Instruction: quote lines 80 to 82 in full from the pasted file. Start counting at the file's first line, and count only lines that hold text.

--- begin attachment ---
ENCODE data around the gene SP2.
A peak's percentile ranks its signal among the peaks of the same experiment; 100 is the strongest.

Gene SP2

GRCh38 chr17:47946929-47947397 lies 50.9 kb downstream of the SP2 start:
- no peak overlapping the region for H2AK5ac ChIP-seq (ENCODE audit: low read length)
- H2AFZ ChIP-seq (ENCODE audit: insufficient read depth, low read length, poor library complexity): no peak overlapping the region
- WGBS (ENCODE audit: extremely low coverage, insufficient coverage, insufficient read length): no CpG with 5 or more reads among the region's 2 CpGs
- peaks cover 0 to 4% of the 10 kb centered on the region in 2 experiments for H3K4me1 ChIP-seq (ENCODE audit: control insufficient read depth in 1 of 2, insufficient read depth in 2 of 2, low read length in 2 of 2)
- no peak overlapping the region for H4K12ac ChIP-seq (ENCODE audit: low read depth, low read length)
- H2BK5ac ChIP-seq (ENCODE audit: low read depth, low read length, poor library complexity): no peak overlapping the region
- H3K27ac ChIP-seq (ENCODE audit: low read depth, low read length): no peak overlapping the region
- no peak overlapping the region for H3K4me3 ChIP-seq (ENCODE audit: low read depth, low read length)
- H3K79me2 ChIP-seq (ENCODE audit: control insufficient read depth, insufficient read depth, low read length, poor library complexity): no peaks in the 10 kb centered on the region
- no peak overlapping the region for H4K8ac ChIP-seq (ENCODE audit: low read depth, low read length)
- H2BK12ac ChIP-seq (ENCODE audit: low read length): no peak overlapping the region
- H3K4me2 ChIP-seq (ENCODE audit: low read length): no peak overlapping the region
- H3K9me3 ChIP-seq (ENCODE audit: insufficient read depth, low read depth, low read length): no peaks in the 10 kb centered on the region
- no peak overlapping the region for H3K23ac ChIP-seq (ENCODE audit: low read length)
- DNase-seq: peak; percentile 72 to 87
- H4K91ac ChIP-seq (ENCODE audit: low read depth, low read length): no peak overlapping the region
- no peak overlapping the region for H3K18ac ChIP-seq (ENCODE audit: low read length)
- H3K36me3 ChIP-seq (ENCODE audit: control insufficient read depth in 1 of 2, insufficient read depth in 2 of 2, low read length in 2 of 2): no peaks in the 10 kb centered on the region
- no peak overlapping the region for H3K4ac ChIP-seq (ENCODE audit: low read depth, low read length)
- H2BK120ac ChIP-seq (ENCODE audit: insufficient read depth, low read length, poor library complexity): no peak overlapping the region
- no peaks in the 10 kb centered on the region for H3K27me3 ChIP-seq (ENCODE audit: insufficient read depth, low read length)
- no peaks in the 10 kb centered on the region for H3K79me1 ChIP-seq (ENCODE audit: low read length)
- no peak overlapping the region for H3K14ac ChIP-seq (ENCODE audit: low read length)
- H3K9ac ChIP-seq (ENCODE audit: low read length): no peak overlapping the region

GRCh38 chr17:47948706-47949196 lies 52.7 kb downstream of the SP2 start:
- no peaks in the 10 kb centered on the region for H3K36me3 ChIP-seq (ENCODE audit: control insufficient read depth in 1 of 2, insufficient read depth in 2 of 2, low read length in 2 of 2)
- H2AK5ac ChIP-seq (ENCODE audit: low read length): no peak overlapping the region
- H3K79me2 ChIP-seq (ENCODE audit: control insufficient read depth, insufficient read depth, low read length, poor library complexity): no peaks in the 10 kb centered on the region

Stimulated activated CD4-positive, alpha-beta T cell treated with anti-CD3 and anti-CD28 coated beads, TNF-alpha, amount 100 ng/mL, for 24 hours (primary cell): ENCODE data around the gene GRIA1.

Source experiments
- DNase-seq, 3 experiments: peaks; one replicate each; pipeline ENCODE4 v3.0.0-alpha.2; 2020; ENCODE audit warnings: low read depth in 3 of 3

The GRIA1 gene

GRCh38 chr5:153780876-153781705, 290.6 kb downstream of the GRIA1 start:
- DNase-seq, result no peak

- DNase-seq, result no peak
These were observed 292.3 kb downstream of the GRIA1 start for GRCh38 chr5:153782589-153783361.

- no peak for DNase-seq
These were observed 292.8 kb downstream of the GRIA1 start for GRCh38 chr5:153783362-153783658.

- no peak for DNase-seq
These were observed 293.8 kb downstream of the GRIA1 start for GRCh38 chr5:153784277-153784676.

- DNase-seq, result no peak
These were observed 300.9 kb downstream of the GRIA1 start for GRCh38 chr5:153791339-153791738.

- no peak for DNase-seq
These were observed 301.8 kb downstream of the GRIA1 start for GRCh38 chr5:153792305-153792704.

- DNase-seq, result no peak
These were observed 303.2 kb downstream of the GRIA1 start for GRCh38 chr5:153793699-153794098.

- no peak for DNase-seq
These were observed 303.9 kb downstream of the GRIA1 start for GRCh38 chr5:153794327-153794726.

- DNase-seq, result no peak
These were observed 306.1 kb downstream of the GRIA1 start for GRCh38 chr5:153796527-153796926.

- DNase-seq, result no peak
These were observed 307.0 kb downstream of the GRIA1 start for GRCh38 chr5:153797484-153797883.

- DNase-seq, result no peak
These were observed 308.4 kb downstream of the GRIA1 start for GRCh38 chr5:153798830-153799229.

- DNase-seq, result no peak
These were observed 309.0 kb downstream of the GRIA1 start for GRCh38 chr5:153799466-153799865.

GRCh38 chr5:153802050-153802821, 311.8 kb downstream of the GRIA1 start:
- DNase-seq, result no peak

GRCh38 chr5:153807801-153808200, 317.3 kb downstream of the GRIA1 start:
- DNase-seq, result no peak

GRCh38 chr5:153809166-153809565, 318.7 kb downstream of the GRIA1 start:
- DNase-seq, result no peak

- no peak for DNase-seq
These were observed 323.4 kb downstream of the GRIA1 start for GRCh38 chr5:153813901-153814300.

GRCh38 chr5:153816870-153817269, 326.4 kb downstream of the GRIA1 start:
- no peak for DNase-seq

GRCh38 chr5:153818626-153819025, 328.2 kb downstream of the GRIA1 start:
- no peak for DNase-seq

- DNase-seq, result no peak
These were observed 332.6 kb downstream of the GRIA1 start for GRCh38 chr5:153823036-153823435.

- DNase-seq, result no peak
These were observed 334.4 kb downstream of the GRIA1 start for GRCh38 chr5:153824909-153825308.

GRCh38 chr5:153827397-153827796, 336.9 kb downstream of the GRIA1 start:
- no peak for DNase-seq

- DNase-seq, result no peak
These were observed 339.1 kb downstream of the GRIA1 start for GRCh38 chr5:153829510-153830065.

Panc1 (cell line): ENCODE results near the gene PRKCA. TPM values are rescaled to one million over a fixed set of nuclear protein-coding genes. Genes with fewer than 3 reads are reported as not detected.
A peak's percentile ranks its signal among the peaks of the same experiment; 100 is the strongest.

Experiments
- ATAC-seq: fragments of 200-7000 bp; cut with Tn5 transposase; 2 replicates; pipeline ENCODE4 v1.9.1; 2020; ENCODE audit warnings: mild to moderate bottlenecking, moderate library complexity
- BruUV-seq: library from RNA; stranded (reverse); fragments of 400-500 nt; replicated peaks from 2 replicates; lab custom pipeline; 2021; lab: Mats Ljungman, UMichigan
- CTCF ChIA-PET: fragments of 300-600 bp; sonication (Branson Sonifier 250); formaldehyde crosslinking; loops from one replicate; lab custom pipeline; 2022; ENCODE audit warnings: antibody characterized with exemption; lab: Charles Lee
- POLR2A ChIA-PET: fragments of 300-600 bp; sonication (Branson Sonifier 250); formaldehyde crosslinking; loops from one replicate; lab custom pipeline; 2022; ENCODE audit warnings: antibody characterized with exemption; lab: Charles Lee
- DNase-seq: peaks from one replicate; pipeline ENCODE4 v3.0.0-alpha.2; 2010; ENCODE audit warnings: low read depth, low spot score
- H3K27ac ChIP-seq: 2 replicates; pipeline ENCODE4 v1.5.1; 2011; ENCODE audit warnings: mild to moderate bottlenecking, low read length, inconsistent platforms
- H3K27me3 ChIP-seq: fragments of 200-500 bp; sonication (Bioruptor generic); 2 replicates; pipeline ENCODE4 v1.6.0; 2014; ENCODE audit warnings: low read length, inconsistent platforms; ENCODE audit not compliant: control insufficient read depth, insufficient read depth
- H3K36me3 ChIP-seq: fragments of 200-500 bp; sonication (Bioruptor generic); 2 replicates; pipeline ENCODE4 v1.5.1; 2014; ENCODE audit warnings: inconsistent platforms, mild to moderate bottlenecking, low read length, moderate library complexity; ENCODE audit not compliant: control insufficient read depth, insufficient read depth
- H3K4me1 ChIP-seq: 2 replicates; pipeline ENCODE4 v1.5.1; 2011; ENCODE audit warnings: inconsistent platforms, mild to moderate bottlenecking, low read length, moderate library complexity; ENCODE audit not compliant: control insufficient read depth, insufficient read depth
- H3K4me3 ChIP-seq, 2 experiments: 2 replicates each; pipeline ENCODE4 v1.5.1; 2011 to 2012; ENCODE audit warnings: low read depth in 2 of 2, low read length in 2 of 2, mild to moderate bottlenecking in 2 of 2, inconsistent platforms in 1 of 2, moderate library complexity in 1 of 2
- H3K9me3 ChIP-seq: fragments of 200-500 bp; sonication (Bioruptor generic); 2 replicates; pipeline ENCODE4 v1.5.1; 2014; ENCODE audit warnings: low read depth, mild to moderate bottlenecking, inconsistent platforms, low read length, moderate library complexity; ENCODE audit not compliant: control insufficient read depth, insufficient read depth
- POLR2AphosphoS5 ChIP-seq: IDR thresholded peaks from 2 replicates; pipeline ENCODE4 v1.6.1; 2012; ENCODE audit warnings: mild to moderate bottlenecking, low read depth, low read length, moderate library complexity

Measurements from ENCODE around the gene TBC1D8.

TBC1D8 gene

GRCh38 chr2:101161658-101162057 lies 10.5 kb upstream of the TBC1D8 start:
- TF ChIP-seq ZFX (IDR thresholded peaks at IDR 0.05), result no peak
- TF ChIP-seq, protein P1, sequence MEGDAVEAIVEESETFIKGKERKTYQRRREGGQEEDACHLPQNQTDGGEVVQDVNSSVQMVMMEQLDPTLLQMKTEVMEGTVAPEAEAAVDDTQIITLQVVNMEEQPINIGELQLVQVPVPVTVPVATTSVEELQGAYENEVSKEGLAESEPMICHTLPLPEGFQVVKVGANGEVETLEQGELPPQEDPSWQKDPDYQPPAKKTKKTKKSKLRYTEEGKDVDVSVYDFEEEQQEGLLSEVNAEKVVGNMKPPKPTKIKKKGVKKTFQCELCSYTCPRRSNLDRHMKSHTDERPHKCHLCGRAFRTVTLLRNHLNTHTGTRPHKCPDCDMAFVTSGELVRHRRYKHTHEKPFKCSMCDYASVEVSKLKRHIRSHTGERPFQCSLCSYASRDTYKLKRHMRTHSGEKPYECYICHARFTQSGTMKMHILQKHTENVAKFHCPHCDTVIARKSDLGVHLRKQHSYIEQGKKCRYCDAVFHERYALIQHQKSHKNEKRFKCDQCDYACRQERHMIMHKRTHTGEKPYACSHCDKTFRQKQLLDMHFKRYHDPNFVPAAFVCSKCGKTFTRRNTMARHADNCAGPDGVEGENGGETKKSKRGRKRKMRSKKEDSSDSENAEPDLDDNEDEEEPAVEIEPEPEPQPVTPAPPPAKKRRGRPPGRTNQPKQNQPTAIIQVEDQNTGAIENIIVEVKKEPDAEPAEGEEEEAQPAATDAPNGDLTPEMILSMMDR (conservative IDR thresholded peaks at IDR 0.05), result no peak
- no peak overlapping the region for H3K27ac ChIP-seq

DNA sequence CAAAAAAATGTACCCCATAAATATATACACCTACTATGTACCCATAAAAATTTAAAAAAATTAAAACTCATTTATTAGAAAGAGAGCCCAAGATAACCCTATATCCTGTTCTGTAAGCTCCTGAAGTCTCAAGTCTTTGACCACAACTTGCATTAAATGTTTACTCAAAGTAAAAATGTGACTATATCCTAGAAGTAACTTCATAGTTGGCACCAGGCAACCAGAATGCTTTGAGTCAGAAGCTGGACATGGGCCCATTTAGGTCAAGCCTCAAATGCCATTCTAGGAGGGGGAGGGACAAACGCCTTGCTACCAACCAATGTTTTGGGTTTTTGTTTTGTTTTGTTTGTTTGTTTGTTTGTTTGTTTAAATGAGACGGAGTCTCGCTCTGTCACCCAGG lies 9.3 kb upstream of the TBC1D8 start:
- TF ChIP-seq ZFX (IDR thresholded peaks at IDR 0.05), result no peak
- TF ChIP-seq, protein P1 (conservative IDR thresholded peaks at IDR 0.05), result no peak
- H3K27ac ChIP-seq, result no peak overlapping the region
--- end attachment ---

These were observed 339.1 kb downstream of the GRIA1 start for GRCh38 chr5:153829510-153830065.

Panc1 (cell line): ENCODE results near the gene PRKCA. TPM values are rescaled to one million over a fixed set of nuclear protein-coding genes. Genes with fewer than 3 reads are reported as not detected.
A peak's percentile ranks its signal among the peaks of the same experiment; 100 is the strongest.